I appreciate that I may be being overly cynical here, and will certainly feel a total idiot if the recent escalation of the UK’s Terror Alert Status actually was based in one of the threats reported here. But that’s part of the problem – unless the threat is carried through or arrests are made we will never know. We’ll hang around for 30 or 40 (or 70, based on a recent ruling) years until the Government determines that secret documents can be released and then we might find out. Unless, of course, the file’s pruned in the meantime.
The whole thing is like the story of the man who walks in to a pub and offers to sell anyone there some of his patented elephant repellent. When someone points out that there are no elephants in the town, our hero simply replies ‘Just shows how good it is, doesn’t it?’ And that’s the way it is with terrorism warnings and terror intelligence in general. If an arrest is made, great. If no arrest is made, the intelligence services can claim that continued awareness has saved the say yet again – without telling us precisely how. And, God forbid, should a terrorist attack be committed then it’s due to the fact that the intelligence services were not able to use all their resources adequately because of civil liberties issues, so can we have some tighter rules please.
It’s a great tool. Don’t get me wrong – I believe that we need a strong counter-terrorism and counter-espionage capability in the UK, along with a strong military to adequately defend this country. But I also believe in these institutions being under control and open to inspection and examination. The last decade of Bush in the White House and New labour in Downing Street has made it increasingly difficult, if not impossible, for the typical UK citizen to trust Government. It’s no longer enough for our Government to say ‘We know best’ with regard to what information is released or not released. When trust has been lost, it needs to be regained and one way in which this could be done is for the Government to tell us more of the reason as to why the terrorist alert level increases and decreases.
I’m not suggesting operational information is released; just a general warning – ‘An attack related to an airport is expected’, ‘Hijackings are being planned and may occur at any time’, etc. No doubt the authorities would suggest many reasons why this can’t be done:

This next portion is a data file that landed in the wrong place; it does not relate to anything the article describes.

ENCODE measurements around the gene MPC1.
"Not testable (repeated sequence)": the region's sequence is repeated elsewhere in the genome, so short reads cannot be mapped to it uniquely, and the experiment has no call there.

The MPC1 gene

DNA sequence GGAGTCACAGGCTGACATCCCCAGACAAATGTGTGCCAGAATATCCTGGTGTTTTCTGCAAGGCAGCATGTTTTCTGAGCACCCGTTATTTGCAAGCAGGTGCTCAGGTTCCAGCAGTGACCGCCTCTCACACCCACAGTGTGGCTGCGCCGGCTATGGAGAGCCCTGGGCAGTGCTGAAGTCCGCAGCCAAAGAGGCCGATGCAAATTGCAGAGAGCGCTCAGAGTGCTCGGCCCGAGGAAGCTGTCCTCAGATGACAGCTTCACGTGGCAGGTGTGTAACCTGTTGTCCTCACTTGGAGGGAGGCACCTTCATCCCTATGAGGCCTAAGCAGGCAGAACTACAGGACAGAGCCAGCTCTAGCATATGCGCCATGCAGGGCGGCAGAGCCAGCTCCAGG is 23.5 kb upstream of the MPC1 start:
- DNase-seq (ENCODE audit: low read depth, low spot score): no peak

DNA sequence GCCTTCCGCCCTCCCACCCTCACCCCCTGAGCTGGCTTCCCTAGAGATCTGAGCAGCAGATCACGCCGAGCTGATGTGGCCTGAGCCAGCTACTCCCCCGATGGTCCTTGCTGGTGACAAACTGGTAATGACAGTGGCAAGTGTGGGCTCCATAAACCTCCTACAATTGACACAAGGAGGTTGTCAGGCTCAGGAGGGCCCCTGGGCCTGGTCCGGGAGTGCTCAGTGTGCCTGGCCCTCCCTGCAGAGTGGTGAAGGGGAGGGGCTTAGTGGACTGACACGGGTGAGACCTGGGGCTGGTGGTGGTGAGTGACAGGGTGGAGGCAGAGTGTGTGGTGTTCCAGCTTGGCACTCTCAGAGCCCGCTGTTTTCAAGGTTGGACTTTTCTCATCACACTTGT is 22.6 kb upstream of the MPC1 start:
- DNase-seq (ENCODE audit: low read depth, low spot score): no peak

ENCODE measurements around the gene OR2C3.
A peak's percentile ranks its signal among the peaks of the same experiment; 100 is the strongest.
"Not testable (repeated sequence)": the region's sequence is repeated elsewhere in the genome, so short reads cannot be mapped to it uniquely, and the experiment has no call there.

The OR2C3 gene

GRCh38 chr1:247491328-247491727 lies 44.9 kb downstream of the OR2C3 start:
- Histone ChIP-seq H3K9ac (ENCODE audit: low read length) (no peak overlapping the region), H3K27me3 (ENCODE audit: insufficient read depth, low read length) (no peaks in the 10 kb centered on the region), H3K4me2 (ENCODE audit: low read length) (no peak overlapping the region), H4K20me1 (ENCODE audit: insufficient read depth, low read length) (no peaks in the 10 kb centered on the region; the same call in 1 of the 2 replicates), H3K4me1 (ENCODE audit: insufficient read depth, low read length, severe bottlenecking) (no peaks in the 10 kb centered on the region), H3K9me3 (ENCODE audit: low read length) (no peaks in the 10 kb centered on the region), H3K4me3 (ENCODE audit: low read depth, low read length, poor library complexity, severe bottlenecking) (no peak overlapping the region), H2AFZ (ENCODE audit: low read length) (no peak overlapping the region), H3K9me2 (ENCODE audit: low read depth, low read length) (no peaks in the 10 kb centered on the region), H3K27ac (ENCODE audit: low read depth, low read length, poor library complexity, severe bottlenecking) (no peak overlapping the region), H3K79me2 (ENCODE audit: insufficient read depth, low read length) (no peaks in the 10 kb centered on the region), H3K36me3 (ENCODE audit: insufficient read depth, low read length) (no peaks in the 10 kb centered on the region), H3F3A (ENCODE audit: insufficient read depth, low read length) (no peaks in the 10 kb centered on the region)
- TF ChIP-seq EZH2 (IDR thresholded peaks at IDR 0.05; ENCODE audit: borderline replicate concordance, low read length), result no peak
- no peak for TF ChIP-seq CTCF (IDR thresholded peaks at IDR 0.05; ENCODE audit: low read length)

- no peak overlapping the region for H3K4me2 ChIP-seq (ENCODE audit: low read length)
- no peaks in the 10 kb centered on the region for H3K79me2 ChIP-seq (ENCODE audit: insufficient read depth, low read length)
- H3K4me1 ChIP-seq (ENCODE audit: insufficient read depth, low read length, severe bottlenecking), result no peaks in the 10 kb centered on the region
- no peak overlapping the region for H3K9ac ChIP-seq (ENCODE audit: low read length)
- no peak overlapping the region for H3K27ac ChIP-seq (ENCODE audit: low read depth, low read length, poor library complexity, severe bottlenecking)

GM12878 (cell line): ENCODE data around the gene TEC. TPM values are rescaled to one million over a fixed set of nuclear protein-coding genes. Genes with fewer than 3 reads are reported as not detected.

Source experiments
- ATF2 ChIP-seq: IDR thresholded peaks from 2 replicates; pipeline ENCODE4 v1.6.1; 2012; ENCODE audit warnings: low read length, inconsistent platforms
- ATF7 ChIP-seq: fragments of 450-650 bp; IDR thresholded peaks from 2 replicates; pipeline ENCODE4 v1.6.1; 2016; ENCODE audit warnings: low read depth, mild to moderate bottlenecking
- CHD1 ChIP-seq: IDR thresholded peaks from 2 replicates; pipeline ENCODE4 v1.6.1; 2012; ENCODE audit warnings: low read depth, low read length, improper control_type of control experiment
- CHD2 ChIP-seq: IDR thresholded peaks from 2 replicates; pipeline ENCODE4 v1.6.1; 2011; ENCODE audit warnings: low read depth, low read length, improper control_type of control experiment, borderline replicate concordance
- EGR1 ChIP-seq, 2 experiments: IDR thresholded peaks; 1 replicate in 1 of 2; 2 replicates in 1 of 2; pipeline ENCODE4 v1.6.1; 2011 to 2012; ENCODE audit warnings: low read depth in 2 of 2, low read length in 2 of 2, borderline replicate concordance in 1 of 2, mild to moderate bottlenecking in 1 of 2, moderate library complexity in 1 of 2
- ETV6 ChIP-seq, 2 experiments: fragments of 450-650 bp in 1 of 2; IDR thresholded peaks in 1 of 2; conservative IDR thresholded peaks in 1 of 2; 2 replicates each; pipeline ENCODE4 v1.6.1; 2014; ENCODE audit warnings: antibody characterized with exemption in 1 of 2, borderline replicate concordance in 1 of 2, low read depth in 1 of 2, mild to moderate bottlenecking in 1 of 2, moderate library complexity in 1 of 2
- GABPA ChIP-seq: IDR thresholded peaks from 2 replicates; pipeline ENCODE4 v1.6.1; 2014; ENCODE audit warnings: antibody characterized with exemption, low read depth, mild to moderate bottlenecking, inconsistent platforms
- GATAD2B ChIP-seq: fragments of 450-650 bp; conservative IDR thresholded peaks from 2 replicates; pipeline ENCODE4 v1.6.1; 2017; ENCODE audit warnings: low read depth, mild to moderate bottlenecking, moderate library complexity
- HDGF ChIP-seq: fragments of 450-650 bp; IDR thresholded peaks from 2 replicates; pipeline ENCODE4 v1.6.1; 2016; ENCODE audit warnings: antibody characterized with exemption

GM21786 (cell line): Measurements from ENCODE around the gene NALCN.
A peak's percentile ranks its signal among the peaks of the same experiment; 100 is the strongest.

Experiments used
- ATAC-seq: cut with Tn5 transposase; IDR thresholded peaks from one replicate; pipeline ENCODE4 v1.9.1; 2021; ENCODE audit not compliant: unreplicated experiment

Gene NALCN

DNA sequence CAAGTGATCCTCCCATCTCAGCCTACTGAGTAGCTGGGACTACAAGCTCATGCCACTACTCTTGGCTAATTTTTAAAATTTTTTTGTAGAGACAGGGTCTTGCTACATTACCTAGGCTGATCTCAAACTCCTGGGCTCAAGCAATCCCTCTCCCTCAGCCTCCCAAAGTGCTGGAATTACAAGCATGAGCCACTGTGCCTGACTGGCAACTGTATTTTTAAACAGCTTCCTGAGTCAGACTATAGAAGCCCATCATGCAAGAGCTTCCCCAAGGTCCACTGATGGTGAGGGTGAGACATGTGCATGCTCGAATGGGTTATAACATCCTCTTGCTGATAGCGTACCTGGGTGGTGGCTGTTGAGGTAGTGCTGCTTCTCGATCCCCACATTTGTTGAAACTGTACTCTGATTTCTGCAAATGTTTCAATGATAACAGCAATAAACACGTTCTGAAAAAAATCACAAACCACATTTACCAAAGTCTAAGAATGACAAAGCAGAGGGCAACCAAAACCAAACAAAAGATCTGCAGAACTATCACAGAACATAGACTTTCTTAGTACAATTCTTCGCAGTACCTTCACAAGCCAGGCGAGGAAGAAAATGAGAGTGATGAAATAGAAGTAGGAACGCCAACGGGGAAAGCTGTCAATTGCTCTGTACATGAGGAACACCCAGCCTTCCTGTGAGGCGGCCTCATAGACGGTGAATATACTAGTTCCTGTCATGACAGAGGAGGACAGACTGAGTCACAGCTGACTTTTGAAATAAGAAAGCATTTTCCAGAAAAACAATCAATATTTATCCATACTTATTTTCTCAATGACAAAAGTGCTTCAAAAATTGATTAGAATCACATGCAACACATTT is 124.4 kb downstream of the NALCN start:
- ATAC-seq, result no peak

- Pushing the terrorists in to launching an attack early – well, as soon as the announcement that the terror alert has increased goes out, it would surely provoke the terrorists as well.
- Scaring terrorists off – and this is a bad thing?
- Disrupting investigations – the idea of counter-terrorism is to disrupt terror attacks and catch or kill terrorists. If an investigation is under way and those under investigation suddenly start running around like scalded cats, then again it must indicate that the attack has been disrupted.
I genuinely cannot see how telling us more could hurt matters; it would begin to rebuild lost trust and realistically terrorism will never be defeated unless state and citizen trust each other. Reducing the Fear, uncertainty and Doubt associated with the current method of attempting to alert UK citizens about terror attacks must be a good thing….unless…..
Well…unless the FUD is a necessary requirement that can be used to distract us from ongoing issues in our country’s governance? It could be coincidence that we are now sitting at ‘Severe’ when the following are issues in the news:
- Blair will be questioned at the Chilcot Inquiry this week.
- Information from the Inquiry suggests that legal advice was given to the Government that the war in Iraq was illegal.
- Papers to do with the death of Dr David Kelly to be kept secret for 70 years.
- Gordon Brown will be questioned at the Inquiry before the UK Election.
- The Foreign Office is being forced to deny that some anti-terrorism projects are being cut.
Perhaps a ‘Severe’ anti-terror warning is just what the Government needs to try and distract us right now….